Saturday, April 30, 2005

Losing a member of the family

Today was a sad day in our household. We lost a long-time member of our family. No one died, but in a way, it very much feels that way. We had to get rid of our family pet of six years, Molly. She simply did not fit into our family very well anymore. Although she was never overtly aggressive towards them, she did not like our children. She was constantly terrorized by Aidan, and she would walk around nervously when Regan cried. We did not have the time or the means to give her walks or the attention she needed anymore. Additionally, our pending move this summer would have been even more difficult with a dog in tow, not to mention finding a rental place that accepts dogs. As difficult as it was for us, we thought it would be best for both us and her if she found a new family to live with. The timing was appropriate because of our upcoming trip to Texas. We would had to have paid someone a large amount of money to keep her for two weeks, and we thought this would be a good time to make a clean break.

I'm sure that there are those of you who think us heartless for abandoning our dog-child simply because it became inconvenient to have her. I completely understand your point. In a way, it feels very inhumane for us to do this (and that is probably why we had not yet done this). We had been considering doing this for a number of months, but we recently came to the conclusion that she too would probably be happier in a family that would actually play with her and enjoy her company.

Others of you might think, "What's the big deal? It's just a dog!" To you, I say you too are right. She is just a dog, but for a significant portion of time, she was much more like our child than a dog. She had long since outgrown that role, however, despite her temperament remaining very sweet and well-mannered. The time had come to move on with our lives and hers.

Of course, I realize that this is not the same as a person (or even a pet) dying. Yet, we mourn. We have lost a significant part of our family. Even though it was our choice, it was not an easy choice, and we still feel great loss. We hope to get another dog one day when our children are a bit older, and we are physically in a position to give the dog what it needs. But Molly will always be our first dog. We will miss her, and we will not forget her. I hope with all of my heart that she will be happy wherever she ends up.

Tuesday, April 19, 2005

My attempt at writing a play

I tried to write a play once. I was about to begin my masters program in MFT, but I still had a few months before the semester began. I was doing You Can't Take It With You at the ACU Theatre, and I wanted to find a way to combine theatre and therapy. I decided to write a play about a therapist who falls in love with his client, who, despite having her fair share of problems, appears to connect to the therapist in a way he had never connected before.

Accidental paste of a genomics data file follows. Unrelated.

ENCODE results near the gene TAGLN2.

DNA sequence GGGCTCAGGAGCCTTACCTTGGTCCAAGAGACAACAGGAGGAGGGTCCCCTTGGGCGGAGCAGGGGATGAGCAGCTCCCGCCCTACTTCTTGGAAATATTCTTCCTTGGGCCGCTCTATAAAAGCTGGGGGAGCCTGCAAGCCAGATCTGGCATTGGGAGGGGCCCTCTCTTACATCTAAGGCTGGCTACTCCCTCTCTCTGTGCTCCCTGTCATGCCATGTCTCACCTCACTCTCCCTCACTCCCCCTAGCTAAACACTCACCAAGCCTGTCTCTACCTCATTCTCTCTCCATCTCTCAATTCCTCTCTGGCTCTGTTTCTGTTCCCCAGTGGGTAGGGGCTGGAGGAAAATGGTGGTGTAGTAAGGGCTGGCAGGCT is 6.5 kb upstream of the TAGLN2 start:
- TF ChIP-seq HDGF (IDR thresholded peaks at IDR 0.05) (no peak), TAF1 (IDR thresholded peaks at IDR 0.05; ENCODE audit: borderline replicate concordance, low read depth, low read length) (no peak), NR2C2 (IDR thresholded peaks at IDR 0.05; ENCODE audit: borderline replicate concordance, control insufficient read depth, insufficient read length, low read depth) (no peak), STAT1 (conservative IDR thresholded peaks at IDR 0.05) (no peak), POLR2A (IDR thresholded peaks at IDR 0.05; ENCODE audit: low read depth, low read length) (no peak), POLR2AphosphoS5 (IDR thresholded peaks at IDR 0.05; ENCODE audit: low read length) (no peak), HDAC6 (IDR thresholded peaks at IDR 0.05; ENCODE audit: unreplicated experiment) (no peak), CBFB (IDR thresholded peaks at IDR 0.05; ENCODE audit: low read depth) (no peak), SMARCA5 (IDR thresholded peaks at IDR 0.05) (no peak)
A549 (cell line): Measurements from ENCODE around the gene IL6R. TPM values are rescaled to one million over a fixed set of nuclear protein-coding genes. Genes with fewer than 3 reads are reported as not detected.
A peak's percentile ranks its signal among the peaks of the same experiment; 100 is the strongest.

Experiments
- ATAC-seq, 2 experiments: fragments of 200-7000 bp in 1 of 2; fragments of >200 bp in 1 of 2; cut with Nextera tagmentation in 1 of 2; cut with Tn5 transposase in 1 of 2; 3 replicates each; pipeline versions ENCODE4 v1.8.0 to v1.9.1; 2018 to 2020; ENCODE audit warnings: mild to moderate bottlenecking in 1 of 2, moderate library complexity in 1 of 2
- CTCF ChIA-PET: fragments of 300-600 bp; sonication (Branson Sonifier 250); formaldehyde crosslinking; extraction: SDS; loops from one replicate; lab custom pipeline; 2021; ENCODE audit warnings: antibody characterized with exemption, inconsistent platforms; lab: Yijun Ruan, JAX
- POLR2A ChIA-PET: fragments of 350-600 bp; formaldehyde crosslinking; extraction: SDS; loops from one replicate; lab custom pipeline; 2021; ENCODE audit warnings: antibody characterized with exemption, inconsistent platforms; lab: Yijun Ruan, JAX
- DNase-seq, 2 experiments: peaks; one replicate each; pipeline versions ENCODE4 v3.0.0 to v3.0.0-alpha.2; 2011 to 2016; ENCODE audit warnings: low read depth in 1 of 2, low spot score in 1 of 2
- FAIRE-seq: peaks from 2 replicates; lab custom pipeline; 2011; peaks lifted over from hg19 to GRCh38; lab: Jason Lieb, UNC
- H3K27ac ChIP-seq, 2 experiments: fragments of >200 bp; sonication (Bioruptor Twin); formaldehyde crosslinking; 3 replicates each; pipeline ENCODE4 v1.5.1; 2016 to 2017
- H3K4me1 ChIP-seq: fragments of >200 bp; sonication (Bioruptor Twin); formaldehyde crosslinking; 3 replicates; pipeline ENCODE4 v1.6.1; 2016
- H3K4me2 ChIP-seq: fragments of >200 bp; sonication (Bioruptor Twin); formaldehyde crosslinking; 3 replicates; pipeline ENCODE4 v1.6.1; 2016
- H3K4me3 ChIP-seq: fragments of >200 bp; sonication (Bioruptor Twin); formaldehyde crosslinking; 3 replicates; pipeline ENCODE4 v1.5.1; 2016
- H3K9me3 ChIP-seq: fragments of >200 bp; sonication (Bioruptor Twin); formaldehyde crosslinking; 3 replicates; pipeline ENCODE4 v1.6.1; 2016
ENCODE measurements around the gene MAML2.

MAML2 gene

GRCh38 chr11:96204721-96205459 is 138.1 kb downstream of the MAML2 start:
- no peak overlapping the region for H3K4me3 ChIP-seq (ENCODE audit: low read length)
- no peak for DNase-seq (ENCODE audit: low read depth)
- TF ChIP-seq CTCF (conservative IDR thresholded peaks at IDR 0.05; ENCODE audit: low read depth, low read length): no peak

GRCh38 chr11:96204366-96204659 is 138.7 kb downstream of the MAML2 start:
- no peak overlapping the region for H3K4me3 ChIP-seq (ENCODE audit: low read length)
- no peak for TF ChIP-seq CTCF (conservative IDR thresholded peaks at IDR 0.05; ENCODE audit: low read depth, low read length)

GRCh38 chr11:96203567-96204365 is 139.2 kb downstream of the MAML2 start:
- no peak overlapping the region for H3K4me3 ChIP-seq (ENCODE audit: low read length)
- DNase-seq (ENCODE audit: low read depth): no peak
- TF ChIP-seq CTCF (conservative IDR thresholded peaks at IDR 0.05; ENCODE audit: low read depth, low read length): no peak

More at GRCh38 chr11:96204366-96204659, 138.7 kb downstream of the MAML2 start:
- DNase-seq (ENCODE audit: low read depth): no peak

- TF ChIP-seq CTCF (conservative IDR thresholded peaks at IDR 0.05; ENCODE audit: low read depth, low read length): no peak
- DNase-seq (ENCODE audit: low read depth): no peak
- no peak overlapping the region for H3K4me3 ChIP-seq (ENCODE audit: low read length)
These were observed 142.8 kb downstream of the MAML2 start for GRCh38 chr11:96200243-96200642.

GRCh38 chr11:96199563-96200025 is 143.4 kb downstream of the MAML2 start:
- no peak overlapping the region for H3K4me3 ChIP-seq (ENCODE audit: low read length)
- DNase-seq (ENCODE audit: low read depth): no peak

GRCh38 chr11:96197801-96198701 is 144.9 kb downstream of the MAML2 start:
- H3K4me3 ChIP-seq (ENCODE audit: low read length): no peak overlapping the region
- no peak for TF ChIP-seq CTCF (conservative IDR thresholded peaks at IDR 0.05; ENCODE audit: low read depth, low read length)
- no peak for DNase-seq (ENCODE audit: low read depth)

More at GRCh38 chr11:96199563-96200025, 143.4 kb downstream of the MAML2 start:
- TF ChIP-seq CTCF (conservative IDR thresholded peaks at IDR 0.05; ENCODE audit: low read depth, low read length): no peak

Much of the play deals with the therapist's inner struggle of evaluating his identity as a therapist and his feelings as a person. (I soon learned that this evaluative process is known in MFT as "self-of-the-therapist" work.) The therapist does not engage in any overtly unethical behavior because I didn't think that would be a very interesting play, despite its sensational nature. Rather, he has to work with this intriguing woman to whom he is drawn while working through his personal issues with her. He understands the shaky ground he is on, but he has difficulty understanding how to handle the predicament. I thought that the problems in his own life could provide a backdrop for his turmoil and add to the complexity of his situation.

Once I began to write the play, however, I realized that I didn't know nearly enough about writing or therapy to write such a play. I have since learned a lot about therapy and the ethical issues that the play touches on, but I probably know less about writing a play now than I did then.

I mention all of this because my brother, Kyle, has become a pretty good playwright. He has written a couple of plays that have been produced on small scales, including one currently playing at the Mary Lou Burkett Texas Playwright's Festival. He has shown some real potential, and he may one day write that great play that will make him famous and chic, but for now he's a high school theatre teacher who graces people with his writing/acting/directing talents when given a chance. I'm proud of him. If he goes on to greater things, great. If not, I'm sure he will keep writing.